When they left the elevator on the top floor of the building, according to B., Kashur took her to the stairwell that led to the attic. There, according to her, he raped her. “He took off my pants and underwear,” described B., “and all of this was done with force, I didn’t agree to anything… I was left in just my shirt. Then he took off his clothes… then he put saliva on his penis and then, it was like full penetration, like, it wasn’t with consent as he claims. He laid me on the floor… and asked to kiss my chest too and then like when I asked him to stop and tried to push him away, he started pressuring me with his arms forcefully on me… when I tried to push him with my hand in his stomach, this happened in a more advanced stage, when he was already inside of me, then he said that if I stay silent and I don’t resist, then it would like end faster and it wouldn’t be, like, he wouldn’t use force. I still resisted him and it was forced.”

B’s story sounds believable. Based on her testimony it appears that she was not a racist but rather a terribly vulnerable, emotionally damaged woman who was desperate for affection. The act she describes Kashur having committed is indeed a brutal rape. So the point made in Lital Grossman’s article is that Kashur was not unjustly punished because he was an Arab, but the opposite: that he managed to avoid the punishment he deserved because his ethnicity made it possible to plead guilty to the lesser charge of rape by deception, thus avoiding jail time. Everyone knew there was no way of convicting Kashur of violent rape based on B’s testimony, but the judges and the prosecution were sympathetic to the plaintiff and wanted Kashur to pay at least a little, so they cooked up a deal.

Over the weekend I spent a lot of time thinking about that article. Were those of us who rushed to support Kashur guilty of reverse racism and sexism? If a Jewish man had committed that brutal rape, wouldn’t he have gone to jail for a long time? Or perhaps not. Perhaps a Jewish man accused by a woman with B’s credibility problems would have been released without any conviction at all. But if B was such a vulnerable witness, then why did Kashur’s lawyer agree to a plea? Perhaps because he believed the judges were more influenced by their sympathy for B than their commitment to the law.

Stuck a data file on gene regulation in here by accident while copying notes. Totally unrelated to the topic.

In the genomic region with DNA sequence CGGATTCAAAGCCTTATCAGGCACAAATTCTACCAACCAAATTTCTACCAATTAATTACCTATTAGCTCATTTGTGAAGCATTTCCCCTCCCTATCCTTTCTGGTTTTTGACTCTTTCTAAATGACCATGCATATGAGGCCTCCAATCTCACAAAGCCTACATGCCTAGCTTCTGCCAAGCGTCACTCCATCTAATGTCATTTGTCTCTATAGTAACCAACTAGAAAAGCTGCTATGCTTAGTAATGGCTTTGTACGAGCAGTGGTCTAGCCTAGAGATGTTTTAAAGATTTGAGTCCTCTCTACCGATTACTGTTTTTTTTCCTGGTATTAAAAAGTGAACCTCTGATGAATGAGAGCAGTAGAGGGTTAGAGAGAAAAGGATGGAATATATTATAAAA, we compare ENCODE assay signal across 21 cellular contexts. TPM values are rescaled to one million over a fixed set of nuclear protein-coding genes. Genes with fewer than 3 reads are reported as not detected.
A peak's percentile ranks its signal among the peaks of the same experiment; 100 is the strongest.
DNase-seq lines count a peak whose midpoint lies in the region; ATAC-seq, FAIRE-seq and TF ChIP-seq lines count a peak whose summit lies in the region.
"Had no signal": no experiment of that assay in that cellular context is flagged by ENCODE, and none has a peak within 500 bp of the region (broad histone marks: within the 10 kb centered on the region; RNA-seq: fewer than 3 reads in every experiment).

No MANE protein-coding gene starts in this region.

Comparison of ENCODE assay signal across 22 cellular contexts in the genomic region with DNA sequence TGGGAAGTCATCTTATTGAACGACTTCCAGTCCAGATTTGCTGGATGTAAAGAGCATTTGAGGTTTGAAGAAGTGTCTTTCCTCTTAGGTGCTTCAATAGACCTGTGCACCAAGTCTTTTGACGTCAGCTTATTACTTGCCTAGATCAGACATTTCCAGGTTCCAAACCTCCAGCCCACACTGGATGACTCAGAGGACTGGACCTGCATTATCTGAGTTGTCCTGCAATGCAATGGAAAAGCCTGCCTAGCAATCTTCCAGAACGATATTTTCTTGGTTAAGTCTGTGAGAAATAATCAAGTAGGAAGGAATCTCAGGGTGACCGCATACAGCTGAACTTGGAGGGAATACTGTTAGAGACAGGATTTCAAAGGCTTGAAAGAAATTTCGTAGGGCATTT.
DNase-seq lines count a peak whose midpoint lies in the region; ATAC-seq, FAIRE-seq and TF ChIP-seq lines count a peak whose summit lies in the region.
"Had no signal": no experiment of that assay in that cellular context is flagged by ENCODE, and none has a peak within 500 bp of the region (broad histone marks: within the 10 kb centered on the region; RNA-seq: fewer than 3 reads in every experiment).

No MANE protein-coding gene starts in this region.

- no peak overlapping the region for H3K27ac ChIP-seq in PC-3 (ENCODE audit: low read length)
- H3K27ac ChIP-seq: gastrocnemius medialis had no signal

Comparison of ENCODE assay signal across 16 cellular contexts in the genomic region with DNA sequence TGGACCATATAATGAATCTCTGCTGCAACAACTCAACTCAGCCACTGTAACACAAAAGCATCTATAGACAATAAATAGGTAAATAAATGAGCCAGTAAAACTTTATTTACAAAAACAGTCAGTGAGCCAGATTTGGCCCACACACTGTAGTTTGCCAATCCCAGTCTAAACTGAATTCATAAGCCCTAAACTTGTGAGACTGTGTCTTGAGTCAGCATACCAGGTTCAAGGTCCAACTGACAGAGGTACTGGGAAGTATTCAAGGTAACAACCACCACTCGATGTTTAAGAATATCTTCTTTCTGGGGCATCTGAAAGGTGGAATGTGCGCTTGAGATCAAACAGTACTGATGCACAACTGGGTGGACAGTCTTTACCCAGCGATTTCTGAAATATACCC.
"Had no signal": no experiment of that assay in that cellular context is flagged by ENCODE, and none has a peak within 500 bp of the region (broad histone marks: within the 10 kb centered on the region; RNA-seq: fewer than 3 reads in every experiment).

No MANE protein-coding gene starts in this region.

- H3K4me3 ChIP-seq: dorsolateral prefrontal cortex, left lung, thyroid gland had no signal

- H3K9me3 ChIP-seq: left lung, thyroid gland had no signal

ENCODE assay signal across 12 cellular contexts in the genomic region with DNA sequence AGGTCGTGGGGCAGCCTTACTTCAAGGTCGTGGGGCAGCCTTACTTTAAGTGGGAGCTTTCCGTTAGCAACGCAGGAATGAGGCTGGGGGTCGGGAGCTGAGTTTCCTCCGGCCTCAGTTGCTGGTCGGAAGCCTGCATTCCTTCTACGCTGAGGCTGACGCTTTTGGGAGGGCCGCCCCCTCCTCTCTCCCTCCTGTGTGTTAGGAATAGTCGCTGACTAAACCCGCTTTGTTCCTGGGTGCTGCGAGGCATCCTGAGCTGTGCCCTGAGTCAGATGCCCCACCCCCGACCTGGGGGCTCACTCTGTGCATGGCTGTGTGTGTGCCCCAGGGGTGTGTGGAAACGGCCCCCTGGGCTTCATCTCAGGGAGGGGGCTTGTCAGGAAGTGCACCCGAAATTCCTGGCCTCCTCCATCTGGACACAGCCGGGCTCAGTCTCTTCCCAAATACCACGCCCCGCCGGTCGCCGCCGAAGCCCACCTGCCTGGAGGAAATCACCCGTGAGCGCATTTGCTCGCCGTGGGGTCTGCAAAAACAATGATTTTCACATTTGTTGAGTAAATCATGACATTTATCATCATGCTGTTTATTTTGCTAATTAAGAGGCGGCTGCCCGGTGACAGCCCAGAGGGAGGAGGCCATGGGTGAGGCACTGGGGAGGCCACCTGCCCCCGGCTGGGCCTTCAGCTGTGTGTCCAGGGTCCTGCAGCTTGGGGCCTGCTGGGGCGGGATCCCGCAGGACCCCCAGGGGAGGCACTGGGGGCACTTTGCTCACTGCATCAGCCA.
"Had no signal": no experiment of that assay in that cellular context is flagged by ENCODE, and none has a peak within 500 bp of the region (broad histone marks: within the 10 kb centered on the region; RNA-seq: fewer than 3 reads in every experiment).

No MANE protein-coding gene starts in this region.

There are few unassailable facts or bottom lines here. A woman who may or may not have been raped is in a psychiatric hospital, traumatized and unable to communicate coherently. Perhaps a rapist who should have have been jailed is now a free man, wandering around Jerusalem shopping malls with his kids while the woman he raped is institutionalized, physically and emotionally traumatized. Or perhaps an innocent man was forced to plead guilty to a crime he did not commit, in order to avoid being sentenced to jail by judges who were biased against Arabs.

None of these issues were raised in the original reporting of the affair. None of the reporters covering the story when it first broke, in July, mentioned having applied to the courts to obtain the unsealed testimony. The polarized, angry atmosphere in contemporary Israel seems to make rational, detached analysis nearly impossible.  This is a very troubling state of affairs. It is also quite dangerous.

*Israeli courts banned publication of the plaintiff’s name in order to protect her privacy, but the Guardian went ahead and published her first name.

**Since the 3,000 word feature was published Saturday on Haaretz’s Hebrew website (Ha’Ir and Haaretz are both owned by Schocken) I was hoping it would be translated for the English edition, but it hasn’t been and Elizabeth Tsurkov saved me hours of work: she translated the whole thing and posted it on Mideast Youth.